Hepatitis A Lawyer Update: Almost 1700 Hepatitis A Victims in Ohio in last 12 Months: Source Unknown as Two Die
The Ohio Department of Health has received reports of 1,657 cases of hepatitis A throughout the state since January 2018 and has declared it to be an outbreak. Two of those cases in Clark County, Ohio, have resulted in deaths that have been confirmed to be directly related to hepatitis A. In Columbus, Ohio, there have been two separate reports of food workers with the liver disease while they were actively preparing food and serving customers.
So far, the only cases that may be linked to clearly negligent behavior, according to a Hepatitis A lawyer Ron Simon, are those who got sick after eating at Eddy’s Chicken and Waffles located at 1808 East Livingston Avenue in Columbus, between February 1 and February 11, 2019, where an employee has tested positive as a confirmed acute hepatitis A carrier (a person is usually contagious while symptomatic). The employee worked at the restaurant during the period in which Hepatitis A can be spread through fecal material if an employee does not practice good personal hygiene. Health officials are in the process of alerting customers who ate at Eddy’s and may have been exposed to the disease.
Hepatitis A lawyer Ron Simon also noted that health officials were investigating a second confirmed acute hepatitis A carrier who was working, while symptomatic, at Fuzzy’s Taco Shop. According to local reports, the server had direct contact with food at the restaurant, located at 479 N. High Street in Columbus. Now, health officials are asking anyone who ate at Fuzzy’s between January 1 and January 16, 2019 to be on the lookout for symptoms. The problem, says Hepatitis A lawyer Ron Simon, is that people need to be made aware that they may have been exposed to hepatitis A because without an explicit warning, they often fail to establish the link to the restaurant due to the lengthy incubation period. A person is traditionally infected 15 to 50 days BEFORE they show symptoms, and sometimes the symptoms are closely related to other illnesses, and Hepatitis A is not identified. A common exception to this is when the victim turns yellow – called “jaundice” – which tips off medical professionals to test for Hepatitis A.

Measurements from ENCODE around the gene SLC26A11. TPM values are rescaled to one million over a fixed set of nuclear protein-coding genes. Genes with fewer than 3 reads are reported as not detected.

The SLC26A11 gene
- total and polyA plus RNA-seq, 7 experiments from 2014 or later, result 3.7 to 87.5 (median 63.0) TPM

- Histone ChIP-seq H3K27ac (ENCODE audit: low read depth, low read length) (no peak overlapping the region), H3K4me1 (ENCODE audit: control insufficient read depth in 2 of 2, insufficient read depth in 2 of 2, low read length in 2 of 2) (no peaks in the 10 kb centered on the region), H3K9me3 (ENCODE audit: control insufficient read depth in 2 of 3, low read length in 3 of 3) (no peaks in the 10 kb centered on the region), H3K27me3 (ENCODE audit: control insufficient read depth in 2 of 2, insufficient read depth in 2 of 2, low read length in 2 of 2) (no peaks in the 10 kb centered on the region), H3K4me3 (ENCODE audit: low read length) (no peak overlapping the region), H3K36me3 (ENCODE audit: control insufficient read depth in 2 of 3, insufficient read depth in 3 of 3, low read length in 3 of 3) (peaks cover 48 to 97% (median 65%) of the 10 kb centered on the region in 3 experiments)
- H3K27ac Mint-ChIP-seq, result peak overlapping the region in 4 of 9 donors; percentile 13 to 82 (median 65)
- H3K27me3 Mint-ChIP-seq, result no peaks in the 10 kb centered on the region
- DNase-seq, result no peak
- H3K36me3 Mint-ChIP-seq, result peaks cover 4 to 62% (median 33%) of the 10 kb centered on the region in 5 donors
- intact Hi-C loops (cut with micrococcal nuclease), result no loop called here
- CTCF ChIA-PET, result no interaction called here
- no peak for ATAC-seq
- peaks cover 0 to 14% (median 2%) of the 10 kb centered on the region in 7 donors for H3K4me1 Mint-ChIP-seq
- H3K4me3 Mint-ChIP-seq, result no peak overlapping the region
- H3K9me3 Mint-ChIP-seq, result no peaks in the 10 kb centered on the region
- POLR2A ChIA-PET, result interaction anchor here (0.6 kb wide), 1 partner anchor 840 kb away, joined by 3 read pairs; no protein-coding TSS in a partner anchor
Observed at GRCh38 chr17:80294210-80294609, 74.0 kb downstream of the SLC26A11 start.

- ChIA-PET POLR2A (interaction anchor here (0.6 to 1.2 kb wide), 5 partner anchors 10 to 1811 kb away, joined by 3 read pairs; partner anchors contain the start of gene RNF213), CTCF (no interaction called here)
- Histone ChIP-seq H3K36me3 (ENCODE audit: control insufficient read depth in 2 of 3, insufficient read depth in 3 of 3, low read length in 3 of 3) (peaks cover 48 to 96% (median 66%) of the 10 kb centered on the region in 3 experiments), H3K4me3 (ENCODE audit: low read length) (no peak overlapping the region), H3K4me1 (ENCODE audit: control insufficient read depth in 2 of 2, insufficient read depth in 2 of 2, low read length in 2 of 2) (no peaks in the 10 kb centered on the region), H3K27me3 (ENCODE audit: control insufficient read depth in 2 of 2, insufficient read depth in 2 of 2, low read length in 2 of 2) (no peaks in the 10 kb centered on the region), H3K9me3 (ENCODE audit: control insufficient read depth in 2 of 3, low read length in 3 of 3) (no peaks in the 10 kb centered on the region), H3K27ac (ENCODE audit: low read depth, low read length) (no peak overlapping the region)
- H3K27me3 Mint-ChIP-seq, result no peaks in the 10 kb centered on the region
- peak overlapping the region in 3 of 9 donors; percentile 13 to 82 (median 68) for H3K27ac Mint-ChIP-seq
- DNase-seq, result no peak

Symptoms of Hepatitis A: Transmission is oral – fecal
Most adults with hepatitis A have symptoms that include fatigue, low appetite, stomach pain, nausea, and jaundice. The liver disease can be spread by food service employees, especially those who prepare and serve food. Hepatitis A usually spreads when a person unknowingly ingests the virus from food or drinks contaminated by small, undetected amounts of stool from an infected person. This can happen when a restaurant employee does not follow proper hygiene procedures, such as washing hands thoroughly after visiting the restroom and before and after handling food. Hepatitis A does not grow outside the human digestive tract, so if it is on a plate, or in food, it does not spread until it is eaten by the victims.